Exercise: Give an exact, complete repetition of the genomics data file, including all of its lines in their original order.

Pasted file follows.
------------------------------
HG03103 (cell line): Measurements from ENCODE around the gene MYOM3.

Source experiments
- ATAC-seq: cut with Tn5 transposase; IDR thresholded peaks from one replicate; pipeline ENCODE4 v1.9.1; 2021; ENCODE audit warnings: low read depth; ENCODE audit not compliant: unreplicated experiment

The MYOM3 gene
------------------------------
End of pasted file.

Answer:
HG03103 (cell line): Measurements from ENCODE around the gene MYOM3.

Source experiments
- ATAC-seq: cut with Tn5 transposase; IDR thresholded peaks from one replicate; pipeline ENCODE4 v1.9.1; 2021; ENCODE audit warnings: low read depth; ENCODE audit not compliant: unreplicated experiment

The MYOM3 gene